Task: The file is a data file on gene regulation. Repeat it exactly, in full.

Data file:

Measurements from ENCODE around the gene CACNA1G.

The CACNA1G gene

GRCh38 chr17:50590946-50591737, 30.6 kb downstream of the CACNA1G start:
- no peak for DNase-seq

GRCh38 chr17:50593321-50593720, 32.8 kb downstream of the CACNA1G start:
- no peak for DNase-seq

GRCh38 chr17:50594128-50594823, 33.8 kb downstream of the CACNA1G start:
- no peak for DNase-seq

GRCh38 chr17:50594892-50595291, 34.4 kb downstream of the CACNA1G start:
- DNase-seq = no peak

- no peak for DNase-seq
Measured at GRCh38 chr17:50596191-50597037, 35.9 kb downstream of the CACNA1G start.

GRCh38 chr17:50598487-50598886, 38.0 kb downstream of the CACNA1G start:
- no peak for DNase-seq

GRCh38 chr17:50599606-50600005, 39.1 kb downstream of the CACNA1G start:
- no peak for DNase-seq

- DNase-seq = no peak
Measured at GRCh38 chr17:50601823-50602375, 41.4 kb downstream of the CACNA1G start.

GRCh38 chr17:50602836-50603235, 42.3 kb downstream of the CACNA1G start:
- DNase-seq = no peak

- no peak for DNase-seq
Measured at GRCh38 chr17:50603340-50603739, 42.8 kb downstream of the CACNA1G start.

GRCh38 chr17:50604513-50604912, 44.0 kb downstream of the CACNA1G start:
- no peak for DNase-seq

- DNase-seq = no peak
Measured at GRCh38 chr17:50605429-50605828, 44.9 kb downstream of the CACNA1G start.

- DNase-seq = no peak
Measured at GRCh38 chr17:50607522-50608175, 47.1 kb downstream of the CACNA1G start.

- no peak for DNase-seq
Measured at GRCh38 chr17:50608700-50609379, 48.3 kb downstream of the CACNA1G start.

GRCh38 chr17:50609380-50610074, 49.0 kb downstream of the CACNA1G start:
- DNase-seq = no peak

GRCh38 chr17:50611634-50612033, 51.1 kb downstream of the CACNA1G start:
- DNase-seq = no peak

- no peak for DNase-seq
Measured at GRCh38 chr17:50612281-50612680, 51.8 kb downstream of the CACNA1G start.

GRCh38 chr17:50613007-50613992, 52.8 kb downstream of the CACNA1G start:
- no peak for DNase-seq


Measurements from ENCODE around the gene CACNA1G.

The CACNA1G gene

GRCh38 chr17:50590946-50591737, 30.6 kb downstream of the CACNA1G start:
- no peak for DNase-seq

GRCh38 chr17:50593321-50593720, 32.8 kb downstream of the CACNA1G start:
- no peak for DNase-seq

GRCh38 chr17:50594128-50594823, 33.8 kb downstream of the CACNA1G start:
- no peak for DNase-seq

GRCh38 chr17:50594892-50595291, 34.4 kb downstream of the CACNA1G start:
- DNase-seq = no peak

- no peak for DNase-seq
Measured at GRCh38 chr17:50596191-50597037, 35.9 kb downstream of the CACNA1G start.

GRCh38 chr17:50598487-50598886, 38.0 kb downstream of the CACNA1G start:
- no peak for DNase-seq

GRCh38 chr17:50599606-50600005, 39.1 kb downstream of the CACNA1G start:
- no peak for DNase-seq

- DNase-seq = no peak
Measured at GRCh38 chr17:50601823-50602375, 41.4 kb downstream of the CACNA1G start.

GRCh38 chr17:50602836-50603235, 42.3 kb downstream of the CACNA1G start:
- DNase-seq = no peak

- no peak for DNase-seq
Measured at GRCh38 chr17:50603340-50603739, 42.8 kb downstream of the CACNA1G start.

GRCh38 chr17:50604513-50604912, 44.0 kb downstream of the CACNA1G start:
- no peak for DNase-seq

- DNase-seq = no peak
Measured at GRCh38 chr17:50605429-50605828, 44.9 kb downstream of the CACNA1G start.

- DNase-seq = no peak
Measured at GRCh38 chr17:50607522-50608175, 47.1 kb downstream of the CACNA1G start.

- no peak for DNase-seq
Measured at GRCh38 chr17:50608700-50609379, 48.3 kb downstream of the CACNA1G start.

GRCh38 chr17:50609380-50610074, 49.0 kb downstream of the CACNA1G start:
- DNase-seq = no peak

GRCh38 chr17:50611634-50612033, 51.1 kb downstream of the CACNA1G start:
- DNase-seq = no peak

- no peak for DNase-seq
Measured at GRCh38 chr17:50612281-50612680, 51.8 kb downstream of the CACNA1G start.

GRCh38 chr17:50613007-50613992, 52.8 kb downstream of the CACNA1G start:
- no peak for DNase-seq